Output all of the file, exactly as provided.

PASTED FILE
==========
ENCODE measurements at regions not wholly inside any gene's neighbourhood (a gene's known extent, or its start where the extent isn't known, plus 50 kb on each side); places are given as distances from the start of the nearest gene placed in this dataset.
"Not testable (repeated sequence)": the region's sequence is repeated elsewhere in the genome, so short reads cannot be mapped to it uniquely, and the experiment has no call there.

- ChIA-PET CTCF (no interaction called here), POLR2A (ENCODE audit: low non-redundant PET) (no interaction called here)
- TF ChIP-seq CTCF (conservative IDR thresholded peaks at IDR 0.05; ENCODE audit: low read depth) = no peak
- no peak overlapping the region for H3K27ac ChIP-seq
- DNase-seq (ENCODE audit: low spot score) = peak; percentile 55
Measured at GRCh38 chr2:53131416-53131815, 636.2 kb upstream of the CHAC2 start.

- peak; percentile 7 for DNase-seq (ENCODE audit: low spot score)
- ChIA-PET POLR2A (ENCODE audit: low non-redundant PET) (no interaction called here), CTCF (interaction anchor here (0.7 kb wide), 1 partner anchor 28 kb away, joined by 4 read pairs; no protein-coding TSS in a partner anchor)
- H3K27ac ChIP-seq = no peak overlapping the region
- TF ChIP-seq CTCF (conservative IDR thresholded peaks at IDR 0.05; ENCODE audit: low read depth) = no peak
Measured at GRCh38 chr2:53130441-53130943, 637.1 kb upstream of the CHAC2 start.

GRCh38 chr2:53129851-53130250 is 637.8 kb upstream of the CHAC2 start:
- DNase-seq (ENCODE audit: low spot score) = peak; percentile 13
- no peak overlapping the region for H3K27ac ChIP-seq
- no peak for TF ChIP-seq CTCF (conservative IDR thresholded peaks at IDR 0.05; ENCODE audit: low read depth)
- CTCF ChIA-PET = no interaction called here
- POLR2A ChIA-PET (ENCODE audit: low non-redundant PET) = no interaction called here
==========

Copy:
ENCODE measurements at regions not wholly inside any gene's neighbourhood (a gene's known extent, or its start where the extent isn't known, plus 50 kb on each side); places are given as distances from the start of the nearest gene placed in this dataset.
"Not testable (repeated sequence)": the region's sequence is repeated elsewhere in the genome, so short reads cannot be mapped to it uniquely, and the experiment has no call there.

- ChIA-PET CTCF (no interaction called here), POLR2A (ENCODE audit: low non-redundant PET) (no interaction called here)
- TF ChIP-seq CTCF (conservative IDR thresholded peaks at IDR 0.05; ENCODE audit: low read depth) = no peak
- no peak overlapping the region for H3K27ac ChIP-seq
- DNase-seq (ENCODE audit: low spot score) = peak; percentile 55
Measured at GRCh38 chr2:53131416-53131815, 636.2 kb upstream of the CHAC2 start.

- peak; percentile 7 for DNase-seq (ENCODE audit: low spot score)
- ChIA-PET POLR2A (ENCODE audit: low non-redundant PET) (no interaction called here), CTCF (interaction anchor here (0.7 kb wide), 1 partner anchor 28 kb away, joined by 4 read pairs; no protein-coding TSS in a partner anchor)
- H3K27ac ChIP-seq = no peak overlapping the region
- TF ChIP-seq CTCF (conservative IDR thresholded peaks at IDR 0.05; ENCODE audit: low read depth) = no peak
Measured at GRCh38 chr2:53130441-53130943, 637.1 kb upstream of the CHAC2 start.

GRCh38 chr2:53129851-53130250 is 637.8 kb upstream of the CHAC2 start:
- DNase-seq (ENCODE audit: low spot score) = peak; percentile 13
- no peak overlapping the region for H3K27ac ChIP-seq
- no peak for TF ChIP-seq CTCF (conservative IDR thresholded peaks at IDR 0.05; ENCODE audit: low read depth)
- CTCF ChIA-PET = no interaction called here
- POLR2A ChIA-PET (ENCODE audit: low non-redundant PET) = no interaction called here